“I’m tired.  I’m worn.  My heart is heavy from the work it takes to keep on breathing…”

The lyrics to Tenth Avenue North’s latest radio single, “Worn,” seemed alien to me a week ago.

What a difference a week makes.

The thread holding me together unraveled when my foot doctor told me that I would have to wear my walking boot for another 3-4 weeks.  It didn’t come completely undone until I was fitted with a new walking boot because the one that was guarding my left foot was falling apart.  Tufts of stuffing were sticking out from the places where the fabric wore thin.  The heel wasn’t quite so high and there were visible scraps from where my boot fought the sidewalk.  The copper permanent marker declaring me as “LOVED” was fading from the front toe bed and the velcro straps didn’t hold like they used to.

The boots were only made to last 6-8 weeks, my doctor explained, as I stared at her in disbelief.  My boo t had lasted me for 12 weeks, and it simply wouldn’t not hold out for another month.  Instead of ridding myself of the old boot, I was given a brand new boot.  Then the technician who fitted me with the boot threw my old boot in the trash bin.  I wanted to pull it out.  I’m not sure why.  Was it a sentimental attachment?  After all, we had spent the past 12 weeks together.  Was it a rejection of the new boot?

I left it in the trash can and hobbled to the car.

I was worn.  Worn out.  Worn down.  Worn to the very fiber of being.

A few days have passed, but the feeling of being worn still lingers around me.  It’s not that I doubt God will heal my foot; I know He can and He will.  My faith isn’t lacking and I don’t believe God isn’t in control of this detail.  I know He will use this for my good and His glory.  I know it is better for my foot to heal in this boot if that’s what it needs, even if it’s not what I want.  I KNOW all this.

I am just worn.  I’m tired of hobbling around with a walker or cane.  I’m tired that going out of my apartment requires extra planning.  I want to go shopping at places other than Walmart and Target because they have the riding shopping carts and I don’t want to ask Sarah to put the heavy transport wheelchair.  I don’t want to sit alone in the narthex of the church during the 9:15 AM service while the rest of the praise team chats outside at Lemonade on the Lawn.   I want to take my dog for a walk or just be able to walk to the mailbox.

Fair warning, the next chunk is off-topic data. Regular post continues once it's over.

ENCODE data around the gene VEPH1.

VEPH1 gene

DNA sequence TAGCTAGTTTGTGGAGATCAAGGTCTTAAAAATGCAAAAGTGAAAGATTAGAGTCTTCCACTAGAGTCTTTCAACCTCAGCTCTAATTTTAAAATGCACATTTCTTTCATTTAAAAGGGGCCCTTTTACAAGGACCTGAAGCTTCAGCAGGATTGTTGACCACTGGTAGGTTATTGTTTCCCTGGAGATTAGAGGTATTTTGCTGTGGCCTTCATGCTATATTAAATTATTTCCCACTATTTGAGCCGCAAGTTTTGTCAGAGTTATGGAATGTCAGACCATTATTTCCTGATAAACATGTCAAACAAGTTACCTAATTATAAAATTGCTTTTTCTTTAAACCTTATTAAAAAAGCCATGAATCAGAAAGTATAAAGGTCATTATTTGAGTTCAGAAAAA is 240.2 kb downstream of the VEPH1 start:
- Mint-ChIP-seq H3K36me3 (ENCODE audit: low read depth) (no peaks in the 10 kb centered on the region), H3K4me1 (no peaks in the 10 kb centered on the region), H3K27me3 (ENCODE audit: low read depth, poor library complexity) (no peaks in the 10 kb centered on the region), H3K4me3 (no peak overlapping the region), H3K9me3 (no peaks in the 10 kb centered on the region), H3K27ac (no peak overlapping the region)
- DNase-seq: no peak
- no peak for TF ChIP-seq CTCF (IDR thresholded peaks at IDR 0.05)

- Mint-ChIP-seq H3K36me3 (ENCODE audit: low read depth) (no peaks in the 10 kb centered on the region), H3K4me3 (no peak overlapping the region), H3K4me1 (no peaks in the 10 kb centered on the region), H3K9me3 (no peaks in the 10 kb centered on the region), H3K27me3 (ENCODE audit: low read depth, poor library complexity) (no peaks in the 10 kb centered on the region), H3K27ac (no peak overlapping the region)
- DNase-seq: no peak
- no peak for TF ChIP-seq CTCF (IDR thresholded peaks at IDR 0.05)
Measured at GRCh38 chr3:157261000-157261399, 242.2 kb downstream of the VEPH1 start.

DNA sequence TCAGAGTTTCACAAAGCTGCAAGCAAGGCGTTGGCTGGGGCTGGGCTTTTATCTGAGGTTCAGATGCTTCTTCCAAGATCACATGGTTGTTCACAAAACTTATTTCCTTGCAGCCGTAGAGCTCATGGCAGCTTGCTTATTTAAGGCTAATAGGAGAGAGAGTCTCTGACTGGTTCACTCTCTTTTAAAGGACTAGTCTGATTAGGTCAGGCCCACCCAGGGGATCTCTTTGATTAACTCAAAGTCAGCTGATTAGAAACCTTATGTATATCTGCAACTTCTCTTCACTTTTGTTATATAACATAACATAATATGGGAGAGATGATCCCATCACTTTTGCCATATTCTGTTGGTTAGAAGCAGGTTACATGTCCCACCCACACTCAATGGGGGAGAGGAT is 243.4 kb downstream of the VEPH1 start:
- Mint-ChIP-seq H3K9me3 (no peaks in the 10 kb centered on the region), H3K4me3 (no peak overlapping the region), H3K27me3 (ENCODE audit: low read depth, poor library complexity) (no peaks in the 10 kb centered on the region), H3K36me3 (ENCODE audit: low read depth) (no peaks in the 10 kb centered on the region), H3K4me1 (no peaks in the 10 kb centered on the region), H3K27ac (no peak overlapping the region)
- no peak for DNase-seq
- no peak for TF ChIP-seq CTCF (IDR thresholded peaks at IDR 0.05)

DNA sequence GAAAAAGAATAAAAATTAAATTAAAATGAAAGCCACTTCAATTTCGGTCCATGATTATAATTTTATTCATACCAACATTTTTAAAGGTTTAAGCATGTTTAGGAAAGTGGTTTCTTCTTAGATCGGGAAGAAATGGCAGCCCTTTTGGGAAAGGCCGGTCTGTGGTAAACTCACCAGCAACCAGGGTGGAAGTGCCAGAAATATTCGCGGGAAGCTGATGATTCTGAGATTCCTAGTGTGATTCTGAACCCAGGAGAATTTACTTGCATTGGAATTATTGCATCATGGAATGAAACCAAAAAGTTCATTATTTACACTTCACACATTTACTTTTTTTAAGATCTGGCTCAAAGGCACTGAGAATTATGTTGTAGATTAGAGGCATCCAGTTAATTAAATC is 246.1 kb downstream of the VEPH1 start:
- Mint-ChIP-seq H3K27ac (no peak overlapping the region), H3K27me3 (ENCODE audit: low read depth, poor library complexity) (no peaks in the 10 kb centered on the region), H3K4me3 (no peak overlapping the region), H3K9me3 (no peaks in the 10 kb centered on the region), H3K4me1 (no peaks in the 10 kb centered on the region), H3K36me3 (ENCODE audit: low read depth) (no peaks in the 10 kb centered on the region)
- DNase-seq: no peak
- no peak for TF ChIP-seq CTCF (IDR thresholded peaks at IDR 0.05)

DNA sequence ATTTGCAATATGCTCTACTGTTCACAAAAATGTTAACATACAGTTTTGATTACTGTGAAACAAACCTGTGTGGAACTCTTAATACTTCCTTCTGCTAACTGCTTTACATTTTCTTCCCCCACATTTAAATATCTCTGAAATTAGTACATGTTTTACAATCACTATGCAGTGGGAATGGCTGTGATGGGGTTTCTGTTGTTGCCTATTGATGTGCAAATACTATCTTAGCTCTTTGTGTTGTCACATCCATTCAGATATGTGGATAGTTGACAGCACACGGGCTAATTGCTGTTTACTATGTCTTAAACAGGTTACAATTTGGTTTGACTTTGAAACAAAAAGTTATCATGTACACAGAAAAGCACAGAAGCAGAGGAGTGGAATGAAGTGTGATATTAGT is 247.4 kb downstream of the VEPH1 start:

Instead of getting closer to these goals, I feel like I’m trudging along the same path.  I want to be grateful that my right foot is finally healed or that I have the ability to drive and get out on my own.  I want to be thankful for medical treatment for my broken bones.  I want to sing “Blessed be the Name of the Lord” without tears streaming down my cheeks.  I know God is good; I know He is.  Some days, like days when I’m worn, it’s harder to feel like I believe it.

Even though I feel worn, I am making a conscious effort to remember that in my weakness, God is my strength.  I can’t do it anymore, and really, that’s a beautiful thing because this is something only God can do.  To Him be the glory.

On my own, I am worn out, dried out, and hopeless.  Yet God promises to never leave me, never to forsake me, and to renew me.

When I got home from the doctor, I found my copper Sharpie and began to adorn my new boot with words including Habakkuk 3:19, “He makes my feet like the hind’s and enable me to go to the high places.”  The Amplified Bible says it like this: “The Lord God is my Strength, my personal bravery, and my invincible army; He makes my feet like hinds’ feet and will make me to walk [not to stand still in terror, but to walk] and make [spiritual] progress upon my high places [of trouble, suffering, or responsibility]!”

I may be worn, but God is not.  Blessed be the Name of the Lord.

One thought on “Worn

  1. Oh, Amy: I so appreciate your honesty.
    And I am so, so sorry it is taking so long for your foot to heal.
    But in the midst of all the waiting, you faith … your choice to believe God is in this, God has got this, He’s got you … it is such a beautiful testimony, my friend.

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